It may not be well equipped to ease congestion or improve air quality, but light rail certainly is resilient. Funding shortfalls? Weak ridership? No problem. New lines keep coming. All this makes what happened in Louisville all the more noteworthy:
After nearly a decade of discussion and $9.9million in environmental studies, the $661million Louisville light-rail project is effectively dead.
The reason? No money and little political will.
Barry Barker, the executive director of the Transit Authority of River City, delivered that news yesterday to a stunned audience of 70 people, most of them supporters of light rail.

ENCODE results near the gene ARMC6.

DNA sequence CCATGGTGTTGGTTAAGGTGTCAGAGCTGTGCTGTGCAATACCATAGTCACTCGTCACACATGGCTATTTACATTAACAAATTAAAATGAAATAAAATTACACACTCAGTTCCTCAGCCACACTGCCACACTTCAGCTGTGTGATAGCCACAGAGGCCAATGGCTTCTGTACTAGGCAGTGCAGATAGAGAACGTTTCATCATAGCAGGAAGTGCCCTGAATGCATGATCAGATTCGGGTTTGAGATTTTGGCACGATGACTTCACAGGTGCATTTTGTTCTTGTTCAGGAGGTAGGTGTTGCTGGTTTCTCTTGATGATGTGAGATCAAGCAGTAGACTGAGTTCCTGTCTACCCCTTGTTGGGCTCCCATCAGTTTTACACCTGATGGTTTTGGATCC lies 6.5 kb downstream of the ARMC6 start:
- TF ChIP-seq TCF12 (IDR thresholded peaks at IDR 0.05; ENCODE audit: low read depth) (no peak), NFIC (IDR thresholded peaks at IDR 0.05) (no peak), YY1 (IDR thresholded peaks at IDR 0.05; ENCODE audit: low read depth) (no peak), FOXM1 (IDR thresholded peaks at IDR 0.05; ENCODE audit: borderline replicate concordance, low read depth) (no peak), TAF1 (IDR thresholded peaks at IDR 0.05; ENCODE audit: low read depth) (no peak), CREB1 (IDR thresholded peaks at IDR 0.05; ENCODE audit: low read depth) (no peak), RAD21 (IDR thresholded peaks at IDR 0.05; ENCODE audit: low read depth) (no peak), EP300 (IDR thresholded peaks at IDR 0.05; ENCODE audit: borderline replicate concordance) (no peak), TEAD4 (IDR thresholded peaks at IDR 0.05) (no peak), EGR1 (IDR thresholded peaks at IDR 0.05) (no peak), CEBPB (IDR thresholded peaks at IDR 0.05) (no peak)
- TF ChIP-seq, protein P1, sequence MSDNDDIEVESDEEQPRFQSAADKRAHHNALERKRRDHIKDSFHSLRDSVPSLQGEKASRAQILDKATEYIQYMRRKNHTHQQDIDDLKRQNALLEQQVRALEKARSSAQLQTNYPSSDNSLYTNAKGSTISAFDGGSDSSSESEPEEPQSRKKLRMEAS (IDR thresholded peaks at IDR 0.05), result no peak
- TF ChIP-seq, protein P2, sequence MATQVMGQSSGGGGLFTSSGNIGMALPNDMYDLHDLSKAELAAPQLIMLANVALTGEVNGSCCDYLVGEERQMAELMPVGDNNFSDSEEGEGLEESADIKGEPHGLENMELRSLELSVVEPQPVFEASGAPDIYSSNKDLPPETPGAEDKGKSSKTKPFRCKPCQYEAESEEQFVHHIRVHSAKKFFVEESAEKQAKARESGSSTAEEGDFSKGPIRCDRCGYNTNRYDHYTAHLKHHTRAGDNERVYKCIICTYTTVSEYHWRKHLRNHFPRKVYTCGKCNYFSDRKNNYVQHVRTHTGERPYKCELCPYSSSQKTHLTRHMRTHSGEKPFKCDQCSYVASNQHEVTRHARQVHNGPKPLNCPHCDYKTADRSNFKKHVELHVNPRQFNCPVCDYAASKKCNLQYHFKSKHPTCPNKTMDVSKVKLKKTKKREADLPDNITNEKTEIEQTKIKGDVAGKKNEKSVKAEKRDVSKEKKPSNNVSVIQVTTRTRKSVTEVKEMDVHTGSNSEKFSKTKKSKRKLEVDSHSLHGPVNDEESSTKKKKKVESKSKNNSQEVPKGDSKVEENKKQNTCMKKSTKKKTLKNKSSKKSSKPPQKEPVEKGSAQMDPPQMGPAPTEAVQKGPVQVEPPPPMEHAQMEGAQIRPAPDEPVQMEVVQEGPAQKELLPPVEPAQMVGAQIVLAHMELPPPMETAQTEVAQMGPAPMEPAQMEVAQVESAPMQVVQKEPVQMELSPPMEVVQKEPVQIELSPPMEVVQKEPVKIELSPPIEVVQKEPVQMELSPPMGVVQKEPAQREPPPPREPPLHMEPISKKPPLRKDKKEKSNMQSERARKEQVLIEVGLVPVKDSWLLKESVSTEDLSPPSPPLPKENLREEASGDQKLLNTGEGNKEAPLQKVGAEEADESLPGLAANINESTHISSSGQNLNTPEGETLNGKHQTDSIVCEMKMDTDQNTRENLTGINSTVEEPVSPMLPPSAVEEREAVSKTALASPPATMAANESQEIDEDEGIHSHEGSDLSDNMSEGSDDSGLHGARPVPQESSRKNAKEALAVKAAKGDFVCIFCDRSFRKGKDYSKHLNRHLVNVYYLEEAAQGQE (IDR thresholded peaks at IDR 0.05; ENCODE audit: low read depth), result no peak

The project will be "packaged and preserved for sometime in the future when the economy turns around" and there is more support, Barker said during a meeting about light rail. Its environmental and preliminary engineering studies will shut down this summer, he said.
Metro Mayor Jerry Abramson, who did not attend yesterday's meeting, said in an interview afterward that although he was disappointed, "it's time for a reality check."
Current state and local budget shortfalls – coupled with the Bush administration's focus on rapid-transit buses rather than light rail – made the project ill-timed, he said.